I'm not sure. I'm 27 and I think I was raised in a germaphobic/salmonella poisoining-phobic era. Maybe it's from a lack of knowledge. I've taken basic food safety classes from working in restaurants, which basically said wash your hands, keep cold foods cold and hot foods hot. Maybe if I had a better understanding of the chemical makeup of the food I wouldn't be as paranoid.

For me, bread and cookies seem fine left out (covered on the counter). I actually think I'd be okay with cake, too, except for the frosting. That's the thing that gets me. Maybe because I have the idea (whether wrong or not) that if it's moist, it's a breeding ground for bacteria.

cakeandpartygirl Posted 9 Nov 2009 , 5:58am
post #3 of 144

humm it's called tv.... at least to me anyway

-K8memphis Posted 9 Nov 2009 , 5:58am
post #4 of 144

Yeah, thanks for opening this door nice & wide for me to choke myself on.

Scratch cakes 'peak early' shall we say. Scratch cakes do not have the 'staying power' of cake mix cakes. Whoops there we go again! You don't want me to be 100% honest do yah???

Scratch cakes go stale real fast.

Scratch cakes suck quicker than cake mix cakes by comparison.

I don't wanna lie. icon_lol.gificon_lol.gif I make both kinds--don't hurt me. Hey, I'm just being honest.

Think that might be part of it?

We also try to equate frozen with not fresh but stale is the opposite of not fresh. Freezing is a great tool.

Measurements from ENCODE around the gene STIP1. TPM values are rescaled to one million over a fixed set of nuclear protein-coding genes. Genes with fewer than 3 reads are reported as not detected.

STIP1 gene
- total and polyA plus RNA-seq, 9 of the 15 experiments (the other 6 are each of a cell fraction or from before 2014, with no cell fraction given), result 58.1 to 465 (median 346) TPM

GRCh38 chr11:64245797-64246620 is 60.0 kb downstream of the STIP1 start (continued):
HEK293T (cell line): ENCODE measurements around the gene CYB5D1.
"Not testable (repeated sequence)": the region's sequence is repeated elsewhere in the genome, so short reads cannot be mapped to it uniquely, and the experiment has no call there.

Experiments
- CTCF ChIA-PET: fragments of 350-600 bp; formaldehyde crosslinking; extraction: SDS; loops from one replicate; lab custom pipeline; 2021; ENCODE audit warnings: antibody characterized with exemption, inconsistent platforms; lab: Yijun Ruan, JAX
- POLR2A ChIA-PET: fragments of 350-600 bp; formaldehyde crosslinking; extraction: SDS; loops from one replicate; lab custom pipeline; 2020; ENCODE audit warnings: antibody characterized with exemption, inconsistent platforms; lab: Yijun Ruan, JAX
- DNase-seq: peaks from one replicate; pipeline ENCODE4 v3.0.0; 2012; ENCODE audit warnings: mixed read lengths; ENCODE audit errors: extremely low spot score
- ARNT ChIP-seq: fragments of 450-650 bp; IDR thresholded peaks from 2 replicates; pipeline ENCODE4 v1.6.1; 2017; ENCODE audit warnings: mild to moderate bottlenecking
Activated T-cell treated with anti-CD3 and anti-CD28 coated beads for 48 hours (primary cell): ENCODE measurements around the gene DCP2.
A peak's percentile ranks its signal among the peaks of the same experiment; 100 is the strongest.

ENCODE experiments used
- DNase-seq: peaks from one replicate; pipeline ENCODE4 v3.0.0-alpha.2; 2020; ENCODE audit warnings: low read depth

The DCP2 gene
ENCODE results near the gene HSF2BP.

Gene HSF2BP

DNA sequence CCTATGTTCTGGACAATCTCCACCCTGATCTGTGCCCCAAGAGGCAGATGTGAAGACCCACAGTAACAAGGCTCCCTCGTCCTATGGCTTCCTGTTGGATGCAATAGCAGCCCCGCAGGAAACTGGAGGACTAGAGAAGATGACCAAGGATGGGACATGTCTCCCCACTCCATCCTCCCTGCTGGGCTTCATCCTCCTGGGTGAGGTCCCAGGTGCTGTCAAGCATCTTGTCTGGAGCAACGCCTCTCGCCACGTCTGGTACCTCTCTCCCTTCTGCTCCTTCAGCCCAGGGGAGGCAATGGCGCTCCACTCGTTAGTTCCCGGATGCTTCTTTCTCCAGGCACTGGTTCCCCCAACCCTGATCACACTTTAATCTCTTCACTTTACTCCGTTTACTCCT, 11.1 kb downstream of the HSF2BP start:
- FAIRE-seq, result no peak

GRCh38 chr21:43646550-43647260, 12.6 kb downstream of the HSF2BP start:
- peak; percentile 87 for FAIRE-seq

Yeah brides get their panties bunched up about having their cakes baked the same day--aghhh no.

Ruth0209 Posted 9 Nov 2009 , 6:07am
post #5 of 144

I don't think cake is any more fragile than it ever was. If anything, the raw materials used to make cake are all pasturized and are more germ-free than they've ever been.

I think there is general mass hysteria about germs that we did not have growing up. It extends to everything. I don't know if it's been an extraordinarily effective advertising campaign by Clorox, Johnson & Johnson, etc., but people have an unrealistic fear of normal, harmless bacteria in our environment. As ironic as it is to say, I think it's really unhealthy!

And don't get me wrong. I'm extremely clean in my working environment, and I wash my hands constantly. But I do not believe a cake is going to spoil if it sits out for six hours.

indydebi Posted 9 Nov 2009 , 6:18am
post #6 of 144
Quote:
Originally Posted by K8memphis-

Yeah, thanks for opening this door nice & wide for me to choke myself on.



Anytime I can help out, just let me know! icon_wink.gif